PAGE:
Gun policy debate rages in Maryland as Baltimore police sergeant shot off-duty, with a look at the numbers of the state’s new red flag orders to take away guns; Maryland REAL ID re-certtified; BWI runway project gets federal funding; MoCo inspects rental properties, identifies troubled properties; Ellicott City rebuilding continues; Hogan administration demanding Metro transparency; MoCo school bus camera contract under scrutiny; tax-free back to school shopping; C&O groundbreaking; Marriott employees rally in BMore; PG police officer convicted in case with no cruiser camera; U,S, Rep. Brown visiting Central America

State Roundup August 2, 2019

President Trump continued his scathing attacks on Baltimore minutes into a campaign rally Thursday, then news broke that Rep. Elijah Cummings’ West Baltimore home was broken into last weekend hours before Trump made his first comments on the district; the Post gives an in-depth look at how Baltimore reform efforts fizzled after they were launched following the death of Freddie Gray; how much federal money really goes into Baltimore?; VP Pence visits crane company in just over the state line; Del. Impallaria’s defamation suit has been dismissed; blind voters sue over unequal voting system allegations; delegate questions sanitary commission nearly rebranding cost; AG seeks help of truckers for human trafficking crackdown; student hosts roundtable on gun issues; Frederick lawmakers serve on gang commission; hemp impact on state police marijuana enforcement Commerce Secty Schulz on paper mill closure; Van Hollen looks to improve southern MD economy; and Garrett airport gets fed funding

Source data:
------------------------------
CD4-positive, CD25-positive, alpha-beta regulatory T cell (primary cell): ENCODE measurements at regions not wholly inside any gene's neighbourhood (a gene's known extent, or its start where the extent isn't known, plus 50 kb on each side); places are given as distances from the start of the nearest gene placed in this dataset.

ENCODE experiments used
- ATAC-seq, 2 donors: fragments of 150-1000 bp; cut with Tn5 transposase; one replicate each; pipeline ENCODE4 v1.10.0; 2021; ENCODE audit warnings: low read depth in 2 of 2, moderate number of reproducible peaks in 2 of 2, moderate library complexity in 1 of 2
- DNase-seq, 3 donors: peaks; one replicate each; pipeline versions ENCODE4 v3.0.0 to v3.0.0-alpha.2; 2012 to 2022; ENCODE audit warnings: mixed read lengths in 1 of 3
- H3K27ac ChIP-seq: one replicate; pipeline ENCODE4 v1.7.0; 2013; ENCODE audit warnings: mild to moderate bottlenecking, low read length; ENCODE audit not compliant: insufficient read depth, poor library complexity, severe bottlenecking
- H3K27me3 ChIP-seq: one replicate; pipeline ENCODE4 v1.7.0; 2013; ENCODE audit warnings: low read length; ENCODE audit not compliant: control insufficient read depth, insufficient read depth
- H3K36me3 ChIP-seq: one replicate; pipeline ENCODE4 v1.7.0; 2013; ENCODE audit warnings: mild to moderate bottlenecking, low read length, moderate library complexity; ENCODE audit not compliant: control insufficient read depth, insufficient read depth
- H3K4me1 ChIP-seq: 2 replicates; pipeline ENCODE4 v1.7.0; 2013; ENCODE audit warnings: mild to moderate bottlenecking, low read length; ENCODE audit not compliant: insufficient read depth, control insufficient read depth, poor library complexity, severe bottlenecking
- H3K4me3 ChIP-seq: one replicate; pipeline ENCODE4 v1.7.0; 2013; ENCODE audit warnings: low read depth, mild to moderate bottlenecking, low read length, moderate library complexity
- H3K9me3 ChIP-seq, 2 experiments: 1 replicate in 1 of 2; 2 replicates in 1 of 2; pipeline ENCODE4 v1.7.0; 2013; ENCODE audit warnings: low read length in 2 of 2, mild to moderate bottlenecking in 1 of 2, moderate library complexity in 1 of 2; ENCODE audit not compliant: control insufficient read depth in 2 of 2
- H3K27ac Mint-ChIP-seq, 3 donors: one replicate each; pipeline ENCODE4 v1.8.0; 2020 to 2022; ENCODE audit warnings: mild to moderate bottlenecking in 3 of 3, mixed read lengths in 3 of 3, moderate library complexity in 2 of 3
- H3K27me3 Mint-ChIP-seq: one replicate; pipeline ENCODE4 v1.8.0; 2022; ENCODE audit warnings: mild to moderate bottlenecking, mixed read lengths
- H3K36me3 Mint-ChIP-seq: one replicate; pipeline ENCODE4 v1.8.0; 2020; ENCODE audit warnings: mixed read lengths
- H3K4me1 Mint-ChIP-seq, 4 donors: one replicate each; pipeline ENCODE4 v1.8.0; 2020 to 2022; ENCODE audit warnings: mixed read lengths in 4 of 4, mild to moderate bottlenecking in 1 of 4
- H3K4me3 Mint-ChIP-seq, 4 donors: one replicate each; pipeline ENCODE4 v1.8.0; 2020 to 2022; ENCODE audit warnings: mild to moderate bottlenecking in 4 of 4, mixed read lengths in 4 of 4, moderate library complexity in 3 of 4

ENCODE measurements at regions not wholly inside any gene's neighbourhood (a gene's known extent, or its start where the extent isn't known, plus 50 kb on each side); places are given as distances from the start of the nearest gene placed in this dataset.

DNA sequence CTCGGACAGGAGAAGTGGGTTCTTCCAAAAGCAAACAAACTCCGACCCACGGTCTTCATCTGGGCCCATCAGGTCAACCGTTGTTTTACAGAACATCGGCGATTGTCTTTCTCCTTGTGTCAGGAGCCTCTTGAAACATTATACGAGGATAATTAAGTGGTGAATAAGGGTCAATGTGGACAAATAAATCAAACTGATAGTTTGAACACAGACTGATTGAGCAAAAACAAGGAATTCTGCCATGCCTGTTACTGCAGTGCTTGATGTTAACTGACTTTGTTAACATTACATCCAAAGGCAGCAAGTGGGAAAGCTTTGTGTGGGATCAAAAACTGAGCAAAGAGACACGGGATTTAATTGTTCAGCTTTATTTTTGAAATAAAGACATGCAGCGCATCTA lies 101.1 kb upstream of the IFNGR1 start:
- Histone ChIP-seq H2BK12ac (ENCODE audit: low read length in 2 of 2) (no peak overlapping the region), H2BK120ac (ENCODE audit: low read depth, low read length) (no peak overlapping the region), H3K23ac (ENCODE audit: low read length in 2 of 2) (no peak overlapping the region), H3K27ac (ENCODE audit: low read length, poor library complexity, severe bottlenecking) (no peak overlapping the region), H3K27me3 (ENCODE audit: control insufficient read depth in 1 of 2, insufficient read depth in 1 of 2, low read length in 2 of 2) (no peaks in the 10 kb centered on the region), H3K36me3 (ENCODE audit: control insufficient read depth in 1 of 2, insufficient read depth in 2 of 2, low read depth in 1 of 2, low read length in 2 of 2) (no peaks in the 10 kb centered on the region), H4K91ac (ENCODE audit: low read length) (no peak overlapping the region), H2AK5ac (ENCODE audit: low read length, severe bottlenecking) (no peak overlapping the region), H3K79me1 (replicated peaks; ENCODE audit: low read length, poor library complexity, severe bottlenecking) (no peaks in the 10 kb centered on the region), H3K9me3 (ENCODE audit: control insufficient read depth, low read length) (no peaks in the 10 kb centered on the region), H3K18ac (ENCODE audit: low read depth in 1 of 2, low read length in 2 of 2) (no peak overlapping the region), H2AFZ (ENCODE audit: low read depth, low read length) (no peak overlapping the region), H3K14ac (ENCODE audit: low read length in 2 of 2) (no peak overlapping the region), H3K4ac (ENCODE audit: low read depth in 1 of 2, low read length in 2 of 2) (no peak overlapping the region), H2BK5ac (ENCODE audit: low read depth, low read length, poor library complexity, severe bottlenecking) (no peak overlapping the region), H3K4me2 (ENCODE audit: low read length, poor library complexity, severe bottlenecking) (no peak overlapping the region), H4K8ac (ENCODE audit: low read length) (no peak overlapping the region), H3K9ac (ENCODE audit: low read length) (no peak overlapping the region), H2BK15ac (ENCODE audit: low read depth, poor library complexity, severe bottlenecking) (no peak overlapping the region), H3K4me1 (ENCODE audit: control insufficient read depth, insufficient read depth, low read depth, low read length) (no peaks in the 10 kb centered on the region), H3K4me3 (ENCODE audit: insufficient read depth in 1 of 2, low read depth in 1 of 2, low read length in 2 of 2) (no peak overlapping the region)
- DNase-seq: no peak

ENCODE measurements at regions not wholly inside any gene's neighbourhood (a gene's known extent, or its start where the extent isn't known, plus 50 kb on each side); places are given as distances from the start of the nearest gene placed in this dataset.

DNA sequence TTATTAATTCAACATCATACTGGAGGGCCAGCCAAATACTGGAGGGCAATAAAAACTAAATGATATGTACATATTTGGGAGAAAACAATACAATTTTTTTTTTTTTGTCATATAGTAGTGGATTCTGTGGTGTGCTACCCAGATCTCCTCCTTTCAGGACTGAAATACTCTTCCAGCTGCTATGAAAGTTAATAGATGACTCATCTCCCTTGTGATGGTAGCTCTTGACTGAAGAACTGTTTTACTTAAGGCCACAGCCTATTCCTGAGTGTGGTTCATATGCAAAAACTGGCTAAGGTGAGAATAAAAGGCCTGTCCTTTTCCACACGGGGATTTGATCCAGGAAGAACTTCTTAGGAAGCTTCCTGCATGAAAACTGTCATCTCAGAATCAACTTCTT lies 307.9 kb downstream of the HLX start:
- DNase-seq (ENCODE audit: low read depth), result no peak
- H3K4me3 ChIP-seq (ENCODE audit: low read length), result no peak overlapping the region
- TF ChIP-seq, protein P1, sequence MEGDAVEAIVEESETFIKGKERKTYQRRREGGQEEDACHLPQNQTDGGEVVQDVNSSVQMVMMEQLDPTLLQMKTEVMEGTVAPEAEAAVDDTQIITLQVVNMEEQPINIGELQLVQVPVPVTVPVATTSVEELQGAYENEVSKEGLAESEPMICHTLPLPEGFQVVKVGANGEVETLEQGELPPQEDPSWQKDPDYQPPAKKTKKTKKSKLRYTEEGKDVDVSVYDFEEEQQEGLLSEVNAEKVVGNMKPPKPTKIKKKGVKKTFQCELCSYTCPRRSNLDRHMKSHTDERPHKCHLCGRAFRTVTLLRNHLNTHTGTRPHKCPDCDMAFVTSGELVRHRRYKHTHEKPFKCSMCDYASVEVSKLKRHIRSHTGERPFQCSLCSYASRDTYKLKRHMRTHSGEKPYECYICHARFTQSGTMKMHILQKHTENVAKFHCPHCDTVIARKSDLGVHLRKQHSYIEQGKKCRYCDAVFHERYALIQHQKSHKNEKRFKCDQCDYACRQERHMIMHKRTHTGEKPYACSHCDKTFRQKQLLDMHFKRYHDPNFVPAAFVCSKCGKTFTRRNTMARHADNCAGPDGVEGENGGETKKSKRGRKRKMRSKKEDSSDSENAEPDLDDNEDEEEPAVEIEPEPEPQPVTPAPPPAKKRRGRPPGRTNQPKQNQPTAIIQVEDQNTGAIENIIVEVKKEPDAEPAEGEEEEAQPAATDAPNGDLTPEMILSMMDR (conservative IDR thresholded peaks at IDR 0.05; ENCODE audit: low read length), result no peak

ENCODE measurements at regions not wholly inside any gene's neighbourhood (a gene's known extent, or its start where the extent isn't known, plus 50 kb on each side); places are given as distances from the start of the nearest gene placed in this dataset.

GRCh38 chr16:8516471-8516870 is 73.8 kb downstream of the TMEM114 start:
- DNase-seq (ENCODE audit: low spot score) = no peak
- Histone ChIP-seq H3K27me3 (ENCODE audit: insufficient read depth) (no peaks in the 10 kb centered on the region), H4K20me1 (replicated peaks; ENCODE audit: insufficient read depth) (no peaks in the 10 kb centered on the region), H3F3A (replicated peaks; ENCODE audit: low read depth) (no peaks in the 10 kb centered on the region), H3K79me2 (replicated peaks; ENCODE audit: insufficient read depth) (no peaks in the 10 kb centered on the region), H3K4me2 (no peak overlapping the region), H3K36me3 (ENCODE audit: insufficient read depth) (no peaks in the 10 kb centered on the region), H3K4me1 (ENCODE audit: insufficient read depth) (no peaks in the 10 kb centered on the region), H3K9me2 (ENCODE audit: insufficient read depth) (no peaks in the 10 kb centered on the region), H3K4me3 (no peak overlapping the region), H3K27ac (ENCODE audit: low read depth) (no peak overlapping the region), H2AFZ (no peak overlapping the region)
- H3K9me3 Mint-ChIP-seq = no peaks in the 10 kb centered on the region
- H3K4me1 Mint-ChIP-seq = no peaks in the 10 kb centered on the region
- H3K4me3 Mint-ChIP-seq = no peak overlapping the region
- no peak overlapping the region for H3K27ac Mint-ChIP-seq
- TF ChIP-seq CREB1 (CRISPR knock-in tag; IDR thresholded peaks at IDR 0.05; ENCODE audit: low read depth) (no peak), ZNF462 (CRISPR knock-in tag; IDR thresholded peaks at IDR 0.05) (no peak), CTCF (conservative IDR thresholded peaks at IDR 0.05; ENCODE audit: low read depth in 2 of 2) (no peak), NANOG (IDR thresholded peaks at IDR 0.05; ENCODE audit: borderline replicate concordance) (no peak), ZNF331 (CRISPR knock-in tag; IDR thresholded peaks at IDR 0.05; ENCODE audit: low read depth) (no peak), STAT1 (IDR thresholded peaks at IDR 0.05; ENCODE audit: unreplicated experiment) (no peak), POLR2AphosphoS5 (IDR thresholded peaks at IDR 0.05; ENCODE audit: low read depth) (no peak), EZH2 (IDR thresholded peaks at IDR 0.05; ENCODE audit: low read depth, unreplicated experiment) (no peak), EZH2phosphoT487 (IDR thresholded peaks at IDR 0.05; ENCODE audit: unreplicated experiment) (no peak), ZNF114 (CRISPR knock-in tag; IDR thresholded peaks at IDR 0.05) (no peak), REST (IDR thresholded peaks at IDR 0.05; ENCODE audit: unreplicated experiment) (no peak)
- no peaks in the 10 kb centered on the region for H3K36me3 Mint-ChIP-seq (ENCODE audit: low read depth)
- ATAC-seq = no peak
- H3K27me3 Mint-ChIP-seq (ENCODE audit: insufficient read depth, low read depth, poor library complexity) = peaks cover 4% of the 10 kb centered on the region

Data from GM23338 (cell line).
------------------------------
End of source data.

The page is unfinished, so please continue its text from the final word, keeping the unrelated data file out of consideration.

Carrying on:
State Roundup, July 26, 2019

Hogan to lead National Governor’s Association; Franchot for brewery Hysteria; Meals on Wheels funding cut; health department investigates parasite outbreak; cashless tolls coming; Baltimore approves ransomware attack funding; more cooling off called for before lawmakers become lobbyists; police settlement gag order debate continues; Frederick delegate Facebook blocking questioned; $15 billion in Baltimore transportation planning; Hagerstown I-81 funding rejected; Transportation planning for Washington region; Bmore police liability considered in court case; distilleries now able to serve cocktails; state education funding formula committee membership questioned; OHV park now open; discussion of MoCo sanctuary policies; Hoyer aid retires

State Roundup, July 19, 2019

Buy Local Cookout at Government House; lots of congressional news in today’s roundup, with Rep. Elijah Cummings going on the offensive in a child separation hearing; sharing his personal scars from integrating a pool and how President Trump’s remarks brought them back; congressional fundraising figures released; Fort Meade contractor indicted on threat to congress member charges; AOC draws crowds in Silver Spring; Morgan State will review cannabis applications; Baltimore City gag order legislation proposed; Rutherford visits western Md.; Opinion on elderly prisoners; wind and solar farm developments; Prince George’s residents oppose what they believe is Amazon warehouse; Judge allows tax returns in Annapolis Capital shooting case; Exonerated push for compensation from state; Justice John Paul Stevens remembered.

State Roundup July 12, 2019

Immigrant policy dominates the headlines as Baltimore braces for ICE raids; Baltimore Brew and plaintiff win appeal on police settlement gag order case; Dems allege Hogan campaign violations; agencies fail to do required excessive force reporting; homicide case brings attention to Maryland judge discipline lag; Purple Line delayed; Garrett hands over wastewater operation; Mosby supports drug injection site; DeGrange joins lobbying firm; Court of Appeals swearing in; utility companies interested in rate setting changes; Hogan hones communications shop; fallen journalists memorial gains support; Diamondback editorial on accreditation review; Hopkins offers gun policy seminar for teens; NOAA says Maryland flooding will worsen